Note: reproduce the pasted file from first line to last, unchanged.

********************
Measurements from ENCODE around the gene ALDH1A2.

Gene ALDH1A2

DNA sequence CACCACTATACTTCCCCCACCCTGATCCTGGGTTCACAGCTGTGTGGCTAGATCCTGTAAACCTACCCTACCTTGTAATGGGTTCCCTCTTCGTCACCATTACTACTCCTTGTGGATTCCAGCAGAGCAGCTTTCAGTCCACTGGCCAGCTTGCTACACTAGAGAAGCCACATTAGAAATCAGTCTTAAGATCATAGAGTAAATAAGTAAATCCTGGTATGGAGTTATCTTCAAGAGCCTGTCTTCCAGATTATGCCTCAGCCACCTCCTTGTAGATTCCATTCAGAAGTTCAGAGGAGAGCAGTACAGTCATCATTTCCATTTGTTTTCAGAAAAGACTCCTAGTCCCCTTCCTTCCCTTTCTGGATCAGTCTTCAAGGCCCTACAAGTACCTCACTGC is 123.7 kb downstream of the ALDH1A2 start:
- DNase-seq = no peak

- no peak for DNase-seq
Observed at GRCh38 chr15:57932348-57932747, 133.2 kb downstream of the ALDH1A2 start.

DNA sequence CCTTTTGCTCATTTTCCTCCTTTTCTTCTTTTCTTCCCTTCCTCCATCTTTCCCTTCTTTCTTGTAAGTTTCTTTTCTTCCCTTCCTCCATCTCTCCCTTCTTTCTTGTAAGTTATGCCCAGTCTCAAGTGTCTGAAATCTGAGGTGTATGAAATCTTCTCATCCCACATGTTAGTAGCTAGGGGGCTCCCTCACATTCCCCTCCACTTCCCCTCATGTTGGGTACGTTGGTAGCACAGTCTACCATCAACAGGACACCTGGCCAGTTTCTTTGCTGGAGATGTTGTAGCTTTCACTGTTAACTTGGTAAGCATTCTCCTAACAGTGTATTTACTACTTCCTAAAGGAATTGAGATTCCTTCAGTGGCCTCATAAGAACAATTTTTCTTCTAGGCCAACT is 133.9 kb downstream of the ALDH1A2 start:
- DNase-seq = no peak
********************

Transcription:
Measurements from ENCODE around the gene ALDH1A2.

Gene ALDH1A2

DNA sequence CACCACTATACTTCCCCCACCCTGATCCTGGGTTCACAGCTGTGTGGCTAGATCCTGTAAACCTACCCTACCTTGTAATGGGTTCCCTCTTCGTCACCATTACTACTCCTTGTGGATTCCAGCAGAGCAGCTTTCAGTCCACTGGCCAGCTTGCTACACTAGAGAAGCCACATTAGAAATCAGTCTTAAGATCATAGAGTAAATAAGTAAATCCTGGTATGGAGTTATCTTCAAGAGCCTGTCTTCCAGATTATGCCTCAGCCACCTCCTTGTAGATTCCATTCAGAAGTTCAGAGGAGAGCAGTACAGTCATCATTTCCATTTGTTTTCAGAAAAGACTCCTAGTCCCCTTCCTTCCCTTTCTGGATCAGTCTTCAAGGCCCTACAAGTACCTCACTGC is 123.7 kb downstream of the ALDH1A2 start:
- DNase-seq = no peak

- no peak for DNase-seq
Observed at GRCh38 chr15:57932348-57932747, 133.2 kb downstream of the ALDH1A2 start.

DNA sequence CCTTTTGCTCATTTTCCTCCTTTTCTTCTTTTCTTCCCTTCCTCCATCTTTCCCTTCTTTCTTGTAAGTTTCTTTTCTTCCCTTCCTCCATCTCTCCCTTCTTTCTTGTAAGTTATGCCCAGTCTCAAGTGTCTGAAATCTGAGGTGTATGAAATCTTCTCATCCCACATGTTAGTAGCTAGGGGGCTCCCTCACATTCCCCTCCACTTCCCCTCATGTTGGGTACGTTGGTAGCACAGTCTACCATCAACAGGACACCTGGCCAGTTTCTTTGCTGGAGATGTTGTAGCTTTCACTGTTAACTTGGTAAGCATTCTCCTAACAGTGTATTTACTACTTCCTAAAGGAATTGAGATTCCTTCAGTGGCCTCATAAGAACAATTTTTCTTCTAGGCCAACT is 133.9 kb downstream of the ALDH1A2 start:
- DNase-seq = no peak